Electricity Prices in Europe – Who Pays the Most?

How much does electricity cost in the EU?

Electricity costs are on a continuous upward trend in almost all European countries for many years now. The average values vary significantly across the EU, ranging from 9.97 cents|kWh in Bulgaria to 30.88 cents in Germany.

In 2019, the average residential consumer’s electricity price in Europe was 20.5 cents per kilowatt hour [cents/kWh], an increase of 19% over the average price of 16.8 cents | kWh 10 years ago. The highest rise in cost within this period has been found in Latvia [55%], the UK [46%] and Belgium [43%]. The largest decreases in electricity prices for households were recorded in Hungary [-29%] and Malta [-21%].

Between 2018 and 2019, electricity prices rose particularly in the Netherlands [+ 18.7%], Cyprus [+ 16.4%] and Lithuania [+ 14.4%].

European countries with the highest electricity prices

In Europe, residential consumer prices for electricity have long exceeded the industrial prices, and the gap has even become bigger in recent years. The highest residential electricity prices are paid in Germany [30.88 cents] and Denmark [29.84] for many years in a row now. The price per kilowatt hour is more than three times higher than in Bulgaria [9.97 cents]. Belgium [28.0 cents] and Ireland [23.1 cents] are competing for the 3rd and 4th place.
Belgium [28.29 ct] and Ireland [24.23 ct] are competing for the 3rd and 4th position in the electricity price ranking. Spain follows in fifth place with 24.03 cents per kilowatt hour.

Why are electricity prices so different in Europe?

The energy prices in the EU depend on a range of factors, including the geopolitical location, taxation, network charges or environmental protection costs. The prices for electricity procurement and supply [network costs] have remained stable in Europe over the past 10 years. The average rose from 12.3 cents per kWh in 2010 to currently 13.2 cents.

Taxes and levies make the biggest difference. Their share climbed steadily, from 25.6% in 2010 to 36.6% in 2019. These values vary greatly from one country to another, with rates as high as 63,7% in Denmark and 52,3% in Germany. The lowest taxes are paid in Malta at 7%. Ireland is also at the other end of the tax scale, paying only a tax premium of 16.3%.

Electricity price in kWh per country in Europe

electricity price in cents | kWh
Great Britain21.22
Czech Republic17.48

Which country in Europe has cheapest electricity?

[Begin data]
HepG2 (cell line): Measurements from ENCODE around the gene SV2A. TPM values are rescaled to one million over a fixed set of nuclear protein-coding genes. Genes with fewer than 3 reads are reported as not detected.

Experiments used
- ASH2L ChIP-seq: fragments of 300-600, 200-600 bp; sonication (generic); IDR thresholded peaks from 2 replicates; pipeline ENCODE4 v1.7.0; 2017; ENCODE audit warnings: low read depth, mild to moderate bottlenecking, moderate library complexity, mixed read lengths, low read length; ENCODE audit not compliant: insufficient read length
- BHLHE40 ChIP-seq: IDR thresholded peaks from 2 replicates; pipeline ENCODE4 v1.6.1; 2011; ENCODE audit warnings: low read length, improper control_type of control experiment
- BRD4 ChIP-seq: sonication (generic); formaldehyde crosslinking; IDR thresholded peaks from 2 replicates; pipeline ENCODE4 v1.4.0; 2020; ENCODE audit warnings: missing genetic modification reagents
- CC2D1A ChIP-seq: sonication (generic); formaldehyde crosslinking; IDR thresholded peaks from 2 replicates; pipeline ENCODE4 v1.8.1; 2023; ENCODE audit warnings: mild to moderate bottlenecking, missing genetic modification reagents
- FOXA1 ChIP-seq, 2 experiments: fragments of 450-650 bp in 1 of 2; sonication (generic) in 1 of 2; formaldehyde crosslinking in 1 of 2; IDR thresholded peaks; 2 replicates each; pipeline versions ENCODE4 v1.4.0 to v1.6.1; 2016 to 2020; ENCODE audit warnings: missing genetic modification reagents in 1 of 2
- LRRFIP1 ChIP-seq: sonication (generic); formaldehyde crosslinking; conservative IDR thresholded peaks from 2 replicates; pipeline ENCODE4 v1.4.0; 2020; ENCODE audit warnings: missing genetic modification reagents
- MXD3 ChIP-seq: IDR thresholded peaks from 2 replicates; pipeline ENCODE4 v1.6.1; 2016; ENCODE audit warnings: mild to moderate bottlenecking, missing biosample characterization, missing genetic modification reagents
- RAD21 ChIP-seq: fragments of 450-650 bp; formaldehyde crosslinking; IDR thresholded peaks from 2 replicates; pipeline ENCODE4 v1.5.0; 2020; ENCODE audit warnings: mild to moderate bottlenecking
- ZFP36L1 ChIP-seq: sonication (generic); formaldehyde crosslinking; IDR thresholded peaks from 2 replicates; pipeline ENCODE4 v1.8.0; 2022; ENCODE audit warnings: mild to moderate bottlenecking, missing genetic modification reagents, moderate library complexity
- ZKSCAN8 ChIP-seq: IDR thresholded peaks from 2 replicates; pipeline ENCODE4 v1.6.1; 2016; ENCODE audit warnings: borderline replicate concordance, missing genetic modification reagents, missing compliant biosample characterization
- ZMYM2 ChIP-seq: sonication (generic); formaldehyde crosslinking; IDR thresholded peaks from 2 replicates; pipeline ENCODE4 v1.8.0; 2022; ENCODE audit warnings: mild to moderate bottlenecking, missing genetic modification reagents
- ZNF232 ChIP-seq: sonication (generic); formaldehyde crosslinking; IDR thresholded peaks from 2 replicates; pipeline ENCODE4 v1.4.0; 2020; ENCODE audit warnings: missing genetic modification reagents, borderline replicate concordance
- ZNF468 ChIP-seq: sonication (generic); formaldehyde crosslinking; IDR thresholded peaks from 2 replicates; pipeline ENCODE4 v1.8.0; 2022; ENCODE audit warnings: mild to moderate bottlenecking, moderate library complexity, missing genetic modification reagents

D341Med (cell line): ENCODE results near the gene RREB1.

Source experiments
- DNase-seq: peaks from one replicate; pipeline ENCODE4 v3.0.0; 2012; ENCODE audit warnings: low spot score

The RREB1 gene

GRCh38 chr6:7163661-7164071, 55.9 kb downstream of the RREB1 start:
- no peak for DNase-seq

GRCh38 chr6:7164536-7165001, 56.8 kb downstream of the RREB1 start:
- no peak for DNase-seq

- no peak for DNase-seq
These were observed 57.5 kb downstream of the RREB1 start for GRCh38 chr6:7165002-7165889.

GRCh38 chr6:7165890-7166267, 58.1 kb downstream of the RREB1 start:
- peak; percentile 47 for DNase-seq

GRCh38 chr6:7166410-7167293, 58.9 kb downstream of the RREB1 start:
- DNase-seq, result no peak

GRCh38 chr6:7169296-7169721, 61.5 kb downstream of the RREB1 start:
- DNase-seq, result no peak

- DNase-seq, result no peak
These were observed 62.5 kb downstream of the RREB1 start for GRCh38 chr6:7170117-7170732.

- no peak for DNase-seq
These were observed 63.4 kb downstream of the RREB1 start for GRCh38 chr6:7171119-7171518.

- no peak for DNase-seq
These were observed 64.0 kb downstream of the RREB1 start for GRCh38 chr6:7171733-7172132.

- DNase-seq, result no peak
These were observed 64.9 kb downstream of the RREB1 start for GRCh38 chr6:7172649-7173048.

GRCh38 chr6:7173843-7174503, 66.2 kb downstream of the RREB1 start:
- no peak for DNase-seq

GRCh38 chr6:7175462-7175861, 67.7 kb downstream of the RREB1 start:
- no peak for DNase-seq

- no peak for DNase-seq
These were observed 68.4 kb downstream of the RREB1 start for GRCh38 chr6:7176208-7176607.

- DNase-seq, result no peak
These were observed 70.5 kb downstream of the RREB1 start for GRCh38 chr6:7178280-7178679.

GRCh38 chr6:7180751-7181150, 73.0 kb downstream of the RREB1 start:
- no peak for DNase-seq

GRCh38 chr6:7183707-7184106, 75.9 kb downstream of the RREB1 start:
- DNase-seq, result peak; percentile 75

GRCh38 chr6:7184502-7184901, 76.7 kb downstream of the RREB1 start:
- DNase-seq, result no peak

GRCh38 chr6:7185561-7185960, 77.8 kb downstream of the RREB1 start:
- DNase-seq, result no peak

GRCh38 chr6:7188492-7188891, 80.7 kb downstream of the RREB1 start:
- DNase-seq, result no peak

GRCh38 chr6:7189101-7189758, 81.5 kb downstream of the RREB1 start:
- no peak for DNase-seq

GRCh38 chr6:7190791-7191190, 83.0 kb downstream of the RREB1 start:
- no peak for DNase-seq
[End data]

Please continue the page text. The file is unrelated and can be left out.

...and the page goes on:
Bulgaria [EUR 0.096 per kWh] and Hungary [EUR 0.109 per kWh] have the lowest electricity prices if you only look at the numbers. If the energy costs are put in relation to the consumers income, Luxembourg is the European country with the cheapest electricity.

European energy prices in relation to the purchasing power [2018]

Electricity prices have risen in almost all European countries since 2010. But in addition to the price per kilowatt hour, there are also significant differences in the amount of money available that people can spend. To enable a better European comparison, there is the fictitious currency PPS, the purchasing power standard. The gross domestic product per capita of the country is converted into purchasing power standards [PPS] taking other factors into account.

According to European electricity price statistics, households in Germany and Denmark have by far the highest electricity costs, while people in Bulgaria pay the least. However, if you put the costs in relation to the purchasing power standard, Croatia is the place with the most expensive electricity, followed by Romania and Poland. Germany ranks 6th. The country with the cheapest electricity in Europe in relation to the purchasing power is Luxembourg, the Netherlands and Great Britain.

German electricity price – cost of electricity in Germany [2020]

More than half of the power price for household consumers and small businesses in Germany consists of components determined by the state. These include charges for using power grids [25.6 %], levies for financing investment in renewable energy [23.6 %] and for other kinds of taxes [eg. GST 16%].

Renewable energy surcharge [EEG-Umlage 23.6 %]
The renewable energy levy to finance green power investment is added to Germans‘ electricity unit price. The surcharge pays the state-guaranteed price for renewable energy to producers and is 6.88 cents per kWh in 2017. A further increase for 2018 seems likely.

Details: Electricity price Germany: What households pay for power